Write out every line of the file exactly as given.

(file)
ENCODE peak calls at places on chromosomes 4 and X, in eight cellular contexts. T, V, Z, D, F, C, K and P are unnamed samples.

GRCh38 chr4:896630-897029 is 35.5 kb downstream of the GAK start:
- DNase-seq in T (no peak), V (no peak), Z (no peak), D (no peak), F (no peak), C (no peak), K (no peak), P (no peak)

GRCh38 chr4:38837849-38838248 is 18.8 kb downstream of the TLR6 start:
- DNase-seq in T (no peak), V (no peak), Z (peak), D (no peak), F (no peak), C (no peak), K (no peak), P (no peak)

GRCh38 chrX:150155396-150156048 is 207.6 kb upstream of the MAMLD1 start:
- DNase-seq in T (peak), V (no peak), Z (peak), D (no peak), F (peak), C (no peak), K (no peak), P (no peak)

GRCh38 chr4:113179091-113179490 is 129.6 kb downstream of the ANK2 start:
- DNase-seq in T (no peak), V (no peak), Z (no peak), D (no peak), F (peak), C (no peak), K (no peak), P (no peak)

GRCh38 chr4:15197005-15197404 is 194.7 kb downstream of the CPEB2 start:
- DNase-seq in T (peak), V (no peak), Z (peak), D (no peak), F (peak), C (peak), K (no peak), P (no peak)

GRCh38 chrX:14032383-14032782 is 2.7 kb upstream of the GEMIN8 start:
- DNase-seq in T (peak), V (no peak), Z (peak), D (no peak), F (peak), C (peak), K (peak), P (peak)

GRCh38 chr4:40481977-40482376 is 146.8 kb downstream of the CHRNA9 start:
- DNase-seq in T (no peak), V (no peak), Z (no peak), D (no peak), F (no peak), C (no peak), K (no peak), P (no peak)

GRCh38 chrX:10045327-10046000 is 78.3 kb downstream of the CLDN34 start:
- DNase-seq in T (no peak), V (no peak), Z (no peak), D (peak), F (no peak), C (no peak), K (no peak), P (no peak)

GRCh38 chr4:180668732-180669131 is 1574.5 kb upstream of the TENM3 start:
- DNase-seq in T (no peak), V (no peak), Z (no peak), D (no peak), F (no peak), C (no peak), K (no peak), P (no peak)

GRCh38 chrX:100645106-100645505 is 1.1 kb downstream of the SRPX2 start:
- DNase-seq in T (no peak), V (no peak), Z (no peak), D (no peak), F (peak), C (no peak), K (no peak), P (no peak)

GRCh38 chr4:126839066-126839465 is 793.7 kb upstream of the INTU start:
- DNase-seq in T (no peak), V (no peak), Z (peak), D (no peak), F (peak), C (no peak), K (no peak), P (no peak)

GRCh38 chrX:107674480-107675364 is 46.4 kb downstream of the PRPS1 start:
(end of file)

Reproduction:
ENCODE peak calls at places on chromosomes 4 and X, in eight cellular contexts. T, V, Z, D, F, C, K and P are unnamed samples.

GRCh38 chr4:896630-897029 is 35.5 kb downstream of the GAK start:
- DNase-seq in T (no peak), V (no peak), Z (no peak), D (no peak), F (no peak), C (no peak), K (no peak), P (no peak)

GRCh38 chr4:38837849-38838248 is 18.8 kb downstream of the TLR6 start:
- DNase-seq in T (no peak), V (no peak), Z (peak), D (no peak), F (no peak), C (no peak), K (no peak), P (no peak)

GRCh38 chrX:150155396-150156048 is 207.6 kb upstream of the MAMLD1 start:
- DNase-seq in T (peak), V (no peak), Z (peak), D (no peak), F (peak), C (no peak), K (no peak), P (no peak)

GRCh38 chr4:113179091-113179490 is 129.6 kb downstream of the ANK2 start:
- DNase-seq in T (no peak), V (no peak), Z (no peak), D (no peak), F (peak), C (no peak), K (no peak), P (no peak)

GRCh38 chr4:15197005-15197404 is 194.7 kb downstream of the CPEB2 start:
- DNase-seq in T (peak), V (no peak), Z (peak), D (no peak), F (peak), C (peak), K (no peak), P (no peak)

GRCh38 chrX:14032383-14032782 is 2.7 kb upstream of the GEMIN8 start:
- DNase-seq in T (peak), V (no peak), Z (peak), D (no peak), F (peak), C (peak), K (peak), P (peak)

GRCh38 chr4:40481977-40482376 is 146.8 kb downstream of the CHRNA9 start:
- DNase-seq in T (no peak), V (no peak), Z (no peak), D (no peak), F (no peak), C (no peak), K (no peak), P (no peak)

GRCh38 chrX:10045327-10046000 is 78.3 kb downstream of the CLDN34 start:
- DNase-seq in T (no peak), V (no peak), Z (no peak), D (peak), F (no peak), C (no peak), K (no peak), P (no peak)

GRCh38 chr4:180668732-180669131 is 1574.5 kb upstream of the TENM3 start:
- DNase-seq in T (no peak), V (no peak), Z (no peak), D (no peak), F (no peak), C (no peak), K (no peak), P (no peak)

GRCh38 chrX:100645106-100645505 is 1.1 kb downstream of the SRPX2 start:
- DNase-seq in T (no peak), V (no peak), Z (no peak), D (no peak), F (peak), C (no peak), K (no peak), P (no peak)

GRCh38 chr4:126839066-126839465 is 793.7 kb upstream of the INTU start:
- DNase-seq in T (no peak), V (no peak), Z (peak), D (no peak), F (peak), C (no peak), K (no peak), P (no peak)

GRCh38 chrX:107674480-107675364 is 46.4 kb downstream of the PRPS1 start: